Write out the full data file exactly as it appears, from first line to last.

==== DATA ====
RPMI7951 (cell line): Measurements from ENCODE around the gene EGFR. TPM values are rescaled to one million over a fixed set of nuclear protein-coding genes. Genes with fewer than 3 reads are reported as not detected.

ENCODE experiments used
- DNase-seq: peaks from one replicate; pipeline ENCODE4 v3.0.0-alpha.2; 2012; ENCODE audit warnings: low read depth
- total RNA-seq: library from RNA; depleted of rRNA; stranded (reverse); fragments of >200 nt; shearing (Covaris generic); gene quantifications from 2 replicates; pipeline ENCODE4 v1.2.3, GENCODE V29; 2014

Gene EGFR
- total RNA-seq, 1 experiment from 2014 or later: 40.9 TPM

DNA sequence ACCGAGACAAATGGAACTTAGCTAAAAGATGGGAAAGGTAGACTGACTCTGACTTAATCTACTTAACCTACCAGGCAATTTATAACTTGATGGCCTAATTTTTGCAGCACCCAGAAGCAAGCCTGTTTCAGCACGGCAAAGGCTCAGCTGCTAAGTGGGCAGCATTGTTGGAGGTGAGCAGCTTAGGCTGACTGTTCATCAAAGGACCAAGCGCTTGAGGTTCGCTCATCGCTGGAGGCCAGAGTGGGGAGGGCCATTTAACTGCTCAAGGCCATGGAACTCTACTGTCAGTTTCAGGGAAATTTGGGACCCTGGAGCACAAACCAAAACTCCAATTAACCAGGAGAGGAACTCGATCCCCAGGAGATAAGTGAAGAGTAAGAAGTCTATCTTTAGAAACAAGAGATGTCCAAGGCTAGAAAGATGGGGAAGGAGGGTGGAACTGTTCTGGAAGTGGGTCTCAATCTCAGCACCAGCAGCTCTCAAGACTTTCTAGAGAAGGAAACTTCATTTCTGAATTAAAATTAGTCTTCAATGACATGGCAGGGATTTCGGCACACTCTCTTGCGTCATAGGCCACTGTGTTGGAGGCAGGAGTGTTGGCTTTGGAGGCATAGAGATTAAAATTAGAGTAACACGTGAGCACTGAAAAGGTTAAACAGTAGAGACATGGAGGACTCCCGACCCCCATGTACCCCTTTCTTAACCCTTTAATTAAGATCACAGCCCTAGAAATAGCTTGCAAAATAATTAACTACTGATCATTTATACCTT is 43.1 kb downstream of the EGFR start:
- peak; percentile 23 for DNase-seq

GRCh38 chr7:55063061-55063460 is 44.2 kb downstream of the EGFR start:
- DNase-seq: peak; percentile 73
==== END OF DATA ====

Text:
RPMI7951 (cell line): Measurements from ENCODE around the gene EGFR. TPM values are rescaled to one million over a fixed set of nuclear protein-coding genes. Genes with fewer than 3 reads are reported as not detected.

ENCODE experiments used
- DNase-seq: peaks from one replicate; pipeline ENCODE4 v3.0.0-alpha.2; 2012; ENCODE audit warnings: low read depth
- total RNA-seq: library from RNA; depleted of rRNA; stranded (reverse); fragments of >200 nt; shearing (Covaris generic); gene quantifications from 2 replicates; pipeline ENCODE4 v1.2.3, GENCODE V29; 2014

Gene EGFR
- total RNA-seq, 1 experiment from 2014 or later: 40.9 TPM

DNA sequence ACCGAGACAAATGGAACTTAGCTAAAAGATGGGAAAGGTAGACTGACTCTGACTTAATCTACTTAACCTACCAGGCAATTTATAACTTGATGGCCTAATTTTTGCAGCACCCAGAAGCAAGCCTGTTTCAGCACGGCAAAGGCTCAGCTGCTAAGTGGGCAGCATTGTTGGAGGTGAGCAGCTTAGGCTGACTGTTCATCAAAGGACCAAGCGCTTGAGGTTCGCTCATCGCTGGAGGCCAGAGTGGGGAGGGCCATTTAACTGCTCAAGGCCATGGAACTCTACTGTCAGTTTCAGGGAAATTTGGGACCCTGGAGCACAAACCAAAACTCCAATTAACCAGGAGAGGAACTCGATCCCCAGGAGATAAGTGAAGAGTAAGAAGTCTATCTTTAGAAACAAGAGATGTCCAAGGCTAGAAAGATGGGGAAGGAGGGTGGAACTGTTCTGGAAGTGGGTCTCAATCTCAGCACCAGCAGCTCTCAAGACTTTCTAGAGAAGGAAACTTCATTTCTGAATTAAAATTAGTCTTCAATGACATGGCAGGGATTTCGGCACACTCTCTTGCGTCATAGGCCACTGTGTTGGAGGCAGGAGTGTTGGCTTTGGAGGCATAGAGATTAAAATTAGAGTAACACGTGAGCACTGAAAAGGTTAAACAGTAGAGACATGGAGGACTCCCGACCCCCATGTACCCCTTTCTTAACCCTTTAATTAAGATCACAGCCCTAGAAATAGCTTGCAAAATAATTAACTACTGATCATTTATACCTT is 43.1 kb downstream of the EGFR start:
- peak; percentile 23 for DNase-seq

GRCh38 chr7:55063061-55063460 is 44.2 kb downstream of the EGFR start:
- DNase-seq: peak; percentile 73